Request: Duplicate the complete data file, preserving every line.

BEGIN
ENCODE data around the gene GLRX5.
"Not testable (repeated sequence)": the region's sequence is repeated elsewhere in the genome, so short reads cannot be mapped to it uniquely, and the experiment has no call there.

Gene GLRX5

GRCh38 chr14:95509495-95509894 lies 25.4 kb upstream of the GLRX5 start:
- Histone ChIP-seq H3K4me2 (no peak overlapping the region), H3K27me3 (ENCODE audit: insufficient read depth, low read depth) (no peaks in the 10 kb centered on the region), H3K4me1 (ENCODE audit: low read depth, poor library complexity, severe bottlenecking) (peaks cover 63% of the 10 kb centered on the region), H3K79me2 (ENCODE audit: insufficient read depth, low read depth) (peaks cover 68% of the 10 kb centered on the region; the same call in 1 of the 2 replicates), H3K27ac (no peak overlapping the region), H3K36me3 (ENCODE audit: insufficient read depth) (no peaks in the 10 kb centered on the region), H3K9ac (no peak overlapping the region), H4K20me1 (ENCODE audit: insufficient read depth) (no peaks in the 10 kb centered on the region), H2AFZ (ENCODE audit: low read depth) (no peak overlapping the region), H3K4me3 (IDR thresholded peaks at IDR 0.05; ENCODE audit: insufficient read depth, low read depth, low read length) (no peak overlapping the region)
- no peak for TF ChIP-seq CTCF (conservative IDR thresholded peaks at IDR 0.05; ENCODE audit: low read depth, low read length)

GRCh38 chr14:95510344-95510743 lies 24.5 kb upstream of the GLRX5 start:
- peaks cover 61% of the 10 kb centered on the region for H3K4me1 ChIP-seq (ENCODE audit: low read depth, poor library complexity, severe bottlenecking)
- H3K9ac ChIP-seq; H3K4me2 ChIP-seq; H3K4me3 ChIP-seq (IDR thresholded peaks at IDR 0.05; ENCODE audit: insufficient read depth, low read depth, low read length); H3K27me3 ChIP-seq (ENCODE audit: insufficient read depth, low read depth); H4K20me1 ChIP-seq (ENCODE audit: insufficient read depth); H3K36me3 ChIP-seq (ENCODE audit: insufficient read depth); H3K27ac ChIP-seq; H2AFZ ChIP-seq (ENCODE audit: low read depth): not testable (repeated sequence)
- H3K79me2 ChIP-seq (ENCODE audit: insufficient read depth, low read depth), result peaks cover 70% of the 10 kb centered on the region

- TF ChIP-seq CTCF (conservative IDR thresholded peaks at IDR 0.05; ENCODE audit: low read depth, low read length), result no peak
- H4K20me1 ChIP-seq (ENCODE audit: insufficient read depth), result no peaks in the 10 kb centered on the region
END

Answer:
ENCODE data around the gene GLRX5.
"Not testable (repeated sequence)": the region's sequence is repeated elsewhere in the genome, so short reads cannot be mapped to it uniquely, and the experiment has no call there.

Gene GLRX5

GRCh38 chr14:95509495-95509894 lies 25.4 kb upstream of the GLRX5 start:
- Histone ChIP-seq H3K4me2 (no peak overlapping the region), H3K27me3 (ENCODE audit: insufficient read depth, low read depth) (no peaks in the 10 kb centered on the region), H3K4me1 (ENCODE audit: low read depth, poor library complexity, severe bottlenecking) (peaks cover 63% of the 10 kb centered on the region), H3K79me2 (ENCODE audit: insufficient read depth, low read depth) (peaks cover 68% of the 10 kb centered on the region; the same call in 1 of the 2 replicates), H3K27ac (no peak overlapping the region), H3K36me3 (ENCODE audit: insufficient read depth) (no peaks in the 10 kb centered on the region), H3K9ac (no peak overlapping the region), H4K20me1 (ENCODE audit: insufficient read depth) (no peaks in the 10 kb centered on the region), H2AFZ (ENCODE audit: low read depth) (no peak overlapping the region), H3K4me3 (IDR thresholded peaks at IDR 0.05; ENCODE audit: insufficient read depth, low read depth, low read length) (no peak overlapping the region)
- no peak for TF ChIP-seq CTCF (conservative IDR thresholded peaks at IDR 0.05; ENCODE audit: low read depth, low read length)

GRCh38 chr14:95510344-95510743 lies 24.5 kb upstream of the GLRX5 start:
- peaks cover 61% of the 10 kb centered on the region for H3K4me1 ChIP-seq (ENCODE audit: low read depth, poor library complexity, severe bottlenecking)
- H3K9ac ChIP-seq; H3K4me2 ChIP-seq; H3K4me3 ChIP-seq (IDR thresholded peaks at IDR 0.05; ENCODE audit: insufficient read depth, low read depth, low read length); H3K27me3 ChIP-seq (ENCODE audit: insufficient read depth, low read depth); H4K20me1 ChIP-seq (ENCODE audit: insufficient read depth); H3K36me3 ChIP-seq (ENCODE audit: insufficient read depth); H3K27ac ChIP-seq; H2AFZ ChIP-seq (ENCODE audit: low read depth): not testable (repeated sequence)
- H3K79me2 ChIP-seq (ENCODE audit: insufficient read depth, low read depth), result peaks cover 70% of the 10 kb centered on the region

- TF ChIP-seq CTCF (conservative IDR thresholded peaks at IDR 0.05; ENCODE audit: low read depth, low read length), result no peak
- H4K20me1 ChIP-seq (ENCODE audit: insufficient read depth), result no peaks in the 10 kb centered on the region